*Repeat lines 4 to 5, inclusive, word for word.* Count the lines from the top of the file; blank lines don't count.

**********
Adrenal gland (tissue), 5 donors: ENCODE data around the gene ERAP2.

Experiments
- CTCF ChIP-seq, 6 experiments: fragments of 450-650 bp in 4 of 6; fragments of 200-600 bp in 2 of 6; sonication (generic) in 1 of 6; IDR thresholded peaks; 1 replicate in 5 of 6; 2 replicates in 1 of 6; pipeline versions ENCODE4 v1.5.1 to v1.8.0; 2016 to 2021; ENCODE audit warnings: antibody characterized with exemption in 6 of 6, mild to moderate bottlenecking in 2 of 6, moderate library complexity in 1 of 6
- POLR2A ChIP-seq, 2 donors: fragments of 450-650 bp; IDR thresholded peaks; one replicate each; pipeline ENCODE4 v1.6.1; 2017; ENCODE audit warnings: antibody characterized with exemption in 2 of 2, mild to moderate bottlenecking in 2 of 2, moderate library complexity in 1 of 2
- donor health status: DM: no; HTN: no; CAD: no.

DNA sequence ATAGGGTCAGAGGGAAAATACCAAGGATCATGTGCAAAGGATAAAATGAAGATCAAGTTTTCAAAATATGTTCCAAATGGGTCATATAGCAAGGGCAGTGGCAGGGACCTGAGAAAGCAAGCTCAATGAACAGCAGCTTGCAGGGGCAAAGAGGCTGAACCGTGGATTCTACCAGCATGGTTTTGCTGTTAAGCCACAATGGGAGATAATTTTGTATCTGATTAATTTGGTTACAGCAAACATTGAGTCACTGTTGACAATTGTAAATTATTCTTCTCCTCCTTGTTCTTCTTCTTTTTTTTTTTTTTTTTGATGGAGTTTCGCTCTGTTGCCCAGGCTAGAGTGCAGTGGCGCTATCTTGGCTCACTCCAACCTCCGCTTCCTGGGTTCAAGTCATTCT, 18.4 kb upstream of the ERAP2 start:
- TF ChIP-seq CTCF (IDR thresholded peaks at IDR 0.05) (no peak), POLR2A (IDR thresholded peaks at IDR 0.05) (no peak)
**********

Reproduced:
- POLR2A ChIP-seq, 2 donors: fragments of 450-650 bp; IDR thresholded peaks; one replicate each; pipeline ENCODE4 v1.6.1; 2017; ENCODE audit warnings: antibody characterized with exemption in 2 of 2, mild to moderate bottlenecking in 2 of 2, moderate library complexity in 1 of 2
- donor health status: DM: no; HTN: no; CAD: no.